Examples of humanity’s unsustainable lifestyle

In recent years, a vast number of alarming conclusions about the state of our planet have been presented by the research community and by various prominent organizations. Here are just a few examples:

In 2009, a research team identified nine planetary boundaries that constitute the ecological foundation of our existence. Two of the planetary boundaries – climate change and biosphere integrity – are recognized as core planetary boundaries since they are of fundamental importance for Earth. A recent study published in Science concluded that only three of the planetary boundaries are in the safe zone, two have not yet qualified, and four are beyond their safe boundaries (Steffen et al., 2015).

A recent study published in Nature Climate Change concluded that there is only a 1 percent chance that we will reach the ambitious goal of the Paris Agreement and limit the temperature increase to no more than 1.5⁰C above pre-industrial levels. According to the same study, there is only a 5% chance that the global temperature increase will be less than 2⁰C in 2100. Most likely the increase will be between 2.0-4.9⁰C. Such an increase will have severe consequences for Earth’s ecosystems (Raftery et al, 2017). The World Bank outlines the devastating consequences of a 4⁰C warmer world in the following way:

The 4°C scenarios are devastating: the inundation of coastal cities; increasing risks for food production potentially leading to higher malnutrition rates; many dry regions becoming dryer, wet regions wetter; unprecedented heat waves in many regions, especially in the tropics; substantially exacerbated water scarcity in many regions; increased frequency of high-intensity tropical cyclones; and irreversible loss of biodiversity, including coral reef systems. And most importantly, a 4°C world is so different from the current one that it comes with high uncertainty and new risks that threaten our ability to anticipate and plan for future adaptation needs (The World Bank, 2012, p. ix).

In the Global Risk Report 2017, the World Economic Forum concludes that one of the greatest challenges of our time is the rising income and wealth disparity. In this regard, the World Economic Forum proclaimed (p. 11) that “[m]ore fundamental reforms to market capitalism maybe needed to tackle, in particular, an apparent lack of solidarity between those at the top of national income and wealth distributions and those further down.”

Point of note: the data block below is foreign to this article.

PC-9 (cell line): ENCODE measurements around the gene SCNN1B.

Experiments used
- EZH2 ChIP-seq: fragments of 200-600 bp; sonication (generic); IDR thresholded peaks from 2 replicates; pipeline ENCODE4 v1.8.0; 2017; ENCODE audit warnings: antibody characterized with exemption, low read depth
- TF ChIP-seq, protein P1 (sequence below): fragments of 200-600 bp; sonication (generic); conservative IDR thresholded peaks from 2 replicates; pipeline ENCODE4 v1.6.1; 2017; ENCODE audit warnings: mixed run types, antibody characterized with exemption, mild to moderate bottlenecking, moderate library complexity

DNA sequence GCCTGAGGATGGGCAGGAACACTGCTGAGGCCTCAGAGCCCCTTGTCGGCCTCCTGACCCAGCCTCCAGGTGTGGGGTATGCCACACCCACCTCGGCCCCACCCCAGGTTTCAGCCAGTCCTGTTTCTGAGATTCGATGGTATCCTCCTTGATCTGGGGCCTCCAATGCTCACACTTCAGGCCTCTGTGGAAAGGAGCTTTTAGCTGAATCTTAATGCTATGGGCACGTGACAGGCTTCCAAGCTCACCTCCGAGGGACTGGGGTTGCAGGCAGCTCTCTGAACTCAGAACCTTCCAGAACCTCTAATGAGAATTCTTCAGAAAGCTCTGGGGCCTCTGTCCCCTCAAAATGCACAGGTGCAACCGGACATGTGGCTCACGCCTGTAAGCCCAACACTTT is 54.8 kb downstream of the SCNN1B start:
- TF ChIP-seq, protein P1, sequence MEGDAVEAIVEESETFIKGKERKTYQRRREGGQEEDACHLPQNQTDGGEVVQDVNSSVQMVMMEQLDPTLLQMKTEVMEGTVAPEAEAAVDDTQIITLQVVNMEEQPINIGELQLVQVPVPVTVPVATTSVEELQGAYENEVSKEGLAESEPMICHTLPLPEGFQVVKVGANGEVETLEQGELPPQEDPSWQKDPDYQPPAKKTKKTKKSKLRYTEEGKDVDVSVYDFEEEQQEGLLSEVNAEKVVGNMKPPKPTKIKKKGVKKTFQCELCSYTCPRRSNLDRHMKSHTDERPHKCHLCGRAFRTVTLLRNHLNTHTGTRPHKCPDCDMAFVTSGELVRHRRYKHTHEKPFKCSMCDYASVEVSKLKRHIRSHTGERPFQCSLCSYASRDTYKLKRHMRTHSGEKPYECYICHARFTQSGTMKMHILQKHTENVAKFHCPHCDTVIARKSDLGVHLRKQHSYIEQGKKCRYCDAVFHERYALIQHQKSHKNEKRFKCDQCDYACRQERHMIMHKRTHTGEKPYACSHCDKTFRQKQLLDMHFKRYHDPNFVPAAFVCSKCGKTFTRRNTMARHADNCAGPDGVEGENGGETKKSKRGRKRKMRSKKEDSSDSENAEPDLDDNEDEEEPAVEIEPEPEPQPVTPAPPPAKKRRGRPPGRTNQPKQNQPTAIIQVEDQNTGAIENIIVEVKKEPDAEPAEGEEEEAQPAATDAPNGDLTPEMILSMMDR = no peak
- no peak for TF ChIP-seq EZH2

In a press release (6 May, 2019) commenting on the forthcoming Global Assessment Report on Biodiversity and Ecosystem Services, the Intergovernmental Science-Policy Platform on Biodiversity and Ecosystem Services (IPBES) Chair, Sir Robert Watson said that “The health of ecosystems on which we and all other species depend is deteriorating more rapidly than ever. We are eroding the very foundations of our economies, livelihoods, food security, health and quality of life worldwide.”

IPBES, press release: https://www.ipbes.net/news/Media-Release-Global-Assessment Verified September 3. 2019.
Raftery, A.E., Zimmer, A., Frierson, D.M.W., Startz, R. og Liu, P. (2017). Less than 2º C warming by 2100 unlikely. Nature Climate Change Vol. 7: 637-641.
Steffen, W., Richardson, K., Rockström, J., Cornell, S. E., Fetzer, I., Bennett, E. M., … & Folke, C. (2015). Planetary boundaries: Guiding human development on a changing planet. Science, 347(6223), 1259855.
World Bank (2012). Turn Down the Heat. Washington DC: World Bank.
World Economic Forum (2017). Global Risk Report 2017. Geneva: World Economic Forum.